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Peeling away from big corporations, smaller farmers gain greater hold in banana market
Published on April 25, 2014 Email To Friend    Print Version

bananas.jpg
Bananas. Photo: World Bank/Yosef Hadar

ROME, Italy -- Banana markets are becoming more fragmented, creating opportunities for new companies and smaller producers, the United Nations agricultural agency has reported, urging more support for smaller farmers to be fully included in their national economies and to grow resilient fruit.

“The competition among banana producing countries is fierce, and many have struggled to remain competitive, but there are also new opportunities, as the market is no longer dominated by big players – and new buyers are entering the market,” said Ekaterina Krivonos, economist at the Trade and Markets Division in the UN Food and Agriculture Organization (FAO).

In a new report on the changing nature of the global banana trade, FAO said that the combined market share of the three largest multinational banana traders fell from 65.3 percent in the 1980s to 36.6 percent in 2013.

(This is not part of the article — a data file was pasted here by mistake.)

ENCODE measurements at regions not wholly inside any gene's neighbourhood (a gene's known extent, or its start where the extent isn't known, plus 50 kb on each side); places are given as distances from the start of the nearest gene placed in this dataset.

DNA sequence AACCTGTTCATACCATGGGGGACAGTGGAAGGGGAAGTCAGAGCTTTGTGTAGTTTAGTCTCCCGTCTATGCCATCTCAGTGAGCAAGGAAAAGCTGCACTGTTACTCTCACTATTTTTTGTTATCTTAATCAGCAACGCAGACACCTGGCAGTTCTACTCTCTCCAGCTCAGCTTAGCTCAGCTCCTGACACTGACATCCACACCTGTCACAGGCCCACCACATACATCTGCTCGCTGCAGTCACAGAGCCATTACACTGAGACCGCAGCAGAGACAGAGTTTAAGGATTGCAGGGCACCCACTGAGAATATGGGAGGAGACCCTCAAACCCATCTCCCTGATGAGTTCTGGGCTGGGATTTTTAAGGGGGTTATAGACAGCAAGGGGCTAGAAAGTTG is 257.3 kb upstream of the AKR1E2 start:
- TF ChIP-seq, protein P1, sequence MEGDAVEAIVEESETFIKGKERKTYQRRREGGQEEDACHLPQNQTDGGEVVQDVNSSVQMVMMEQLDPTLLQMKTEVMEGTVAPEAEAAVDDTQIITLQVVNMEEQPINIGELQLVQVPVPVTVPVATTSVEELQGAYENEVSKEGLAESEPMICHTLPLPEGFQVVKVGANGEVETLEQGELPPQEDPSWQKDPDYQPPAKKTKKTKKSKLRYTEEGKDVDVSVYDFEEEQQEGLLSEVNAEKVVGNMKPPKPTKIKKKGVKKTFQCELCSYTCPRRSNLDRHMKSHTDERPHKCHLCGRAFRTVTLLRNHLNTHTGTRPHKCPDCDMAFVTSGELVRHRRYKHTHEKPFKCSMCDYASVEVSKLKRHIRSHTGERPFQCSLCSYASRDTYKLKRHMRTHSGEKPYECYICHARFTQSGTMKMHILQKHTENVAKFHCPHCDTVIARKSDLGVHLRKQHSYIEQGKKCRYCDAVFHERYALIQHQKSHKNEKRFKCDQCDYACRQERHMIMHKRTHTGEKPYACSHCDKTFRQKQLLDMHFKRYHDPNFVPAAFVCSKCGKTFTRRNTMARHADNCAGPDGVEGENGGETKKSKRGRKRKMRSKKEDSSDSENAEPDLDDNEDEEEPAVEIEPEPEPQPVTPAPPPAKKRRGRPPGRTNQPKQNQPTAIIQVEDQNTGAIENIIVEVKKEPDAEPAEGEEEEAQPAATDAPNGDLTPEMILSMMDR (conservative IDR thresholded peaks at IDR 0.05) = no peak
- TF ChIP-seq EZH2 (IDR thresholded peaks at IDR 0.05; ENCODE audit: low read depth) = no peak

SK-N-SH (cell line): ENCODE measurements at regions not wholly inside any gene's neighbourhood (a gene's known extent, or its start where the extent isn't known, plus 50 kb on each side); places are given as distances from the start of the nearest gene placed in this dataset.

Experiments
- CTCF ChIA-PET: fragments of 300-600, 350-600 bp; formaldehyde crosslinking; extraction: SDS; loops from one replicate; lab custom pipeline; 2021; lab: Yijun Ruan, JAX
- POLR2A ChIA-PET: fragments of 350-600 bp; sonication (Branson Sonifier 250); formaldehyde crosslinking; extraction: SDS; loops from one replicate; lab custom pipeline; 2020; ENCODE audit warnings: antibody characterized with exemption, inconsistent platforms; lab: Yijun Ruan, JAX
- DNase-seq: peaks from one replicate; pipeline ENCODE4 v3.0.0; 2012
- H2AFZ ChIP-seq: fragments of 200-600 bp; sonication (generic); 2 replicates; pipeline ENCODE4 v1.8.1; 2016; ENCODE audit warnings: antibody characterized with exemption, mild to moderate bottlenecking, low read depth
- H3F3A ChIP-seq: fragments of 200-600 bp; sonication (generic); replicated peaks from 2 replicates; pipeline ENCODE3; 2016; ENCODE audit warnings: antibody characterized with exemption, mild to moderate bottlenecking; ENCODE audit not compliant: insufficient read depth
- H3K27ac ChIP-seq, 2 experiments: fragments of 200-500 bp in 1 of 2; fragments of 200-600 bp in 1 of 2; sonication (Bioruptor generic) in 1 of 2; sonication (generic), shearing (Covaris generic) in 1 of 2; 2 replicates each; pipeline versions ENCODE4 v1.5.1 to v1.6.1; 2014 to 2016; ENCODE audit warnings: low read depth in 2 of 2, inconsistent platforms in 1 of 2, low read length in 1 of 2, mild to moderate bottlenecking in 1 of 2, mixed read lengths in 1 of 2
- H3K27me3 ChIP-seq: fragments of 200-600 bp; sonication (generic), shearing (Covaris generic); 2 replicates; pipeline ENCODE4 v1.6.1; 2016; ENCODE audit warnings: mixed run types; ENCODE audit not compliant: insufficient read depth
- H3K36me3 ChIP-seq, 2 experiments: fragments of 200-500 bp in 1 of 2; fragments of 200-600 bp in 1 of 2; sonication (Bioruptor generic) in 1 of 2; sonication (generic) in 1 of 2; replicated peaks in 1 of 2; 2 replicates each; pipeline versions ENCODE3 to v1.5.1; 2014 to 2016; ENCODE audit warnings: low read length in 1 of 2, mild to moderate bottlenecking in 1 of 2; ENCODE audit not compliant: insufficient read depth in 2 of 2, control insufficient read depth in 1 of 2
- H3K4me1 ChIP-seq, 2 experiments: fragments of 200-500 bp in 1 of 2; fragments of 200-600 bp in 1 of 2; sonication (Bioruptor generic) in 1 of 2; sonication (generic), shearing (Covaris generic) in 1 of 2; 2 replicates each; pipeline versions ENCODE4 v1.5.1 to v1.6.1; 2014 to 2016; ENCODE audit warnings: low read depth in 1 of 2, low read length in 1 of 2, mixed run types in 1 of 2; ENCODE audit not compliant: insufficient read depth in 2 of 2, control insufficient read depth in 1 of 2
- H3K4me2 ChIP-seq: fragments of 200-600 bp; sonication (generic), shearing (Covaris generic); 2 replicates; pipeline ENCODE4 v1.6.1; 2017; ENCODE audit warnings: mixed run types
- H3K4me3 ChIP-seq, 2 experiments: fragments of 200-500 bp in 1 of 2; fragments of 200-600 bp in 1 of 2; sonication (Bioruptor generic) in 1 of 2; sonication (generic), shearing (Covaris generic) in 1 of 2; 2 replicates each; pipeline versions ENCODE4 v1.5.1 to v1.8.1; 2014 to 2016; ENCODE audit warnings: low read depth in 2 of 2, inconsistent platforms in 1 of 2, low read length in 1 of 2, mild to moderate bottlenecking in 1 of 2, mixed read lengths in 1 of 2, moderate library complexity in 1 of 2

The scope of operations of these companies – Chiquita, Dole and Del Monte – has moved away from plantation ownership and production to post-production logistics, including transportation and marketing, noted the FAO Intergovernmental Group on Bananas and Tropical Fruits.

Last month, Chiquita, the largest of these companies, merged with Flyffes, one of the main suppliers to the European market.

With new opportunities for smaller farmers, the UN agency said banana producers need to be better informed and better prepared.

“In this changing market structure, it is vital that smallholders, as well as producer organizations, receive support in all of these areas, to be fully included in their national economies and to build the resilience of farming families in the banana industry,” said Kaison Chang, secretary of the FAO Intergovernmental Group.

The Rome-based agency is working with governments and producers to help them build their viability by maintaining good cultivation practices, preventing and fighting plant diseases, strengthening producer organizations and developing both domestic and international marketing strategies, according to the report.
 
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